An insured had a grain system installed at their ranch. A company that supposedly had considerable experience in constructing such systems developed this grain storage and elevator system for the insured. Design engineering, construction, and installation of this new system was supposed to include the professional services and quality guarantee one would expect from an engineering firm, in addition to what regulatory bodies, such as the Occupational Safety and Health Administration (OSHA), require of a structure.
On an early spring day, the grain elevator portion of the system collapsed and caused damage to other parts of the system. The engineer tried to blame high winds on the cause of the grain elevator collapse but maximum winds of 50 mph were recorded and the grain system was constructed to withstand 70 mph winds. All of this happened while the installation company was dispatched to the insured’s ranch to repair a supposed cable that was broken and previously reported to the company.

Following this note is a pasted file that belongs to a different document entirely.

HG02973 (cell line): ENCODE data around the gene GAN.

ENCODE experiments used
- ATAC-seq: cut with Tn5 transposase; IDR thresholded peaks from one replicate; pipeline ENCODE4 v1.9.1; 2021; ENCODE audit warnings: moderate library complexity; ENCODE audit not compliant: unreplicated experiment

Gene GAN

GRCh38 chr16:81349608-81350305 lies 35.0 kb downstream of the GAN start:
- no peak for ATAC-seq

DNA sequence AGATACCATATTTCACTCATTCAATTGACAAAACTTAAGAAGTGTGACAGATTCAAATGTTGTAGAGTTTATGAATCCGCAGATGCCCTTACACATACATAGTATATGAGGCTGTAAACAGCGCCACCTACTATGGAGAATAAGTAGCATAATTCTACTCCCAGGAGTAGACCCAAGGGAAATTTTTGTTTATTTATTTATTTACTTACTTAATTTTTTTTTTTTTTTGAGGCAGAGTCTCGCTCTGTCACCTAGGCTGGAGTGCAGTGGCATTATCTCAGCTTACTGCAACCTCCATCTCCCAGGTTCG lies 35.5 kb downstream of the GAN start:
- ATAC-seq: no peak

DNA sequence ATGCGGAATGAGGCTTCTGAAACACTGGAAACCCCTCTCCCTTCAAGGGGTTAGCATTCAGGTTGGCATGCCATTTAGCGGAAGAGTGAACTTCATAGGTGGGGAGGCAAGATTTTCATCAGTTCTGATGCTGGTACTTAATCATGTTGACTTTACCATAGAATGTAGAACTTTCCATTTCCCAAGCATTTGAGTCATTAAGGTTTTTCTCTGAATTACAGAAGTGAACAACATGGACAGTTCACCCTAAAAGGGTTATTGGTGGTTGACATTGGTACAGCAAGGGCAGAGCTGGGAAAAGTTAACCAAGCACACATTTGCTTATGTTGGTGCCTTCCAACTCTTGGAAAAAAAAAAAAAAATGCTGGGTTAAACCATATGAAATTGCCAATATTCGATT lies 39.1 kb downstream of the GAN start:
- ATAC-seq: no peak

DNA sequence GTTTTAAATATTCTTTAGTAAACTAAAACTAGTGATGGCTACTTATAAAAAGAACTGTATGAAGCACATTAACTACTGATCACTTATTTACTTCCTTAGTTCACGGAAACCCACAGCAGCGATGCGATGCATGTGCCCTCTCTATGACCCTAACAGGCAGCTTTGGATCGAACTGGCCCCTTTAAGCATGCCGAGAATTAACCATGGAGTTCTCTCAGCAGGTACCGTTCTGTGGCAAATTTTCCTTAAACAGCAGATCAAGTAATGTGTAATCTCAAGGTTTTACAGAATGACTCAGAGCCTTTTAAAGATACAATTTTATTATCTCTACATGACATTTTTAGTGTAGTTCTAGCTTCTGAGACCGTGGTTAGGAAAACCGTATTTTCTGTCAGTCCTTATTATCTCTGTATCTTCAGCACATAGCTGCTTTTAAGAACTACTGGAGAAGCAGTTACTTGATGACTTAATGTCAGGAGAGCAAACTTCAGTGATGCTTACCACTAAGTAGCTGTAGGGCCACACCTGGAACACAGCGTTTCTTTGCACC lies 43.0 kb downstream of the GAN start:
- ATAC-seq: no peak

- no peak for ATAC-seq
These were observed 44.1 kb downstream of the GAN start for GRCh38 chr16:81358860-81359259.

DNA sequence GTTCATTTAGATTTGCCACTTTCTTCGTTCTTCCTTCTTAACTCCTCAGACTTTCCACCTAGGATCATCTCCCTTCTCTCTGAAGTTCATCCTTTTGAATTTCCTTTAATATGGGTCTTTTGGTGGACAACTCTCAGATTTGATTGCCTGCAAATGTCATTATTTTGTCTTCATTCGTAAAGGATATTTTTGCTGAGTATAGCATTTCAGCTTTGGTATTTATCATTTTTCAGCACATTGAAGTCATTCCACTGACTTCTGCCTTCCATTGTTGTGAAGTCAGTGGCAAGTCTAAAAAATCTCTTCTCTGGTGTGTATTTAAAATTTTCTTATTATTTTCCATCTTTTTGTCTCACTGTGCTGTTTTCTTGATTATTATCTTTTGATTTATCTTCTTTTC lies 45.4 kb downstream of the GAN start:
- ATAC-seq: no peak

Keis George received the file only thirty-five days before the statute of limitations expired. Keis George collaborated with a Columbus, Ohio law firm to recover the insured’s loss with haste. We discovered the engineering company failed to design and construct the grain system within industry standards and regulations. The system was not constructed in a competent and skillful manner. We took the engineering company and the contractor to Court. During the discovery period, the installer, who did not have insurance, ceased doing business and had no assets to collect. Despite threats from the engineer’s insurance carrier that all work was excluded from coverage, and that it would file a declaratory judgment action if the jury found against its client, we proceeded to trial. After a one-week trial, Herb Nussle obtained a six-figure jury verdict for his client. The opposing carrier did not file the declaratory judgment action and did not appeal the verdict. Contact one of our subrogation attorneys to learn more about our experience in construction defect matters.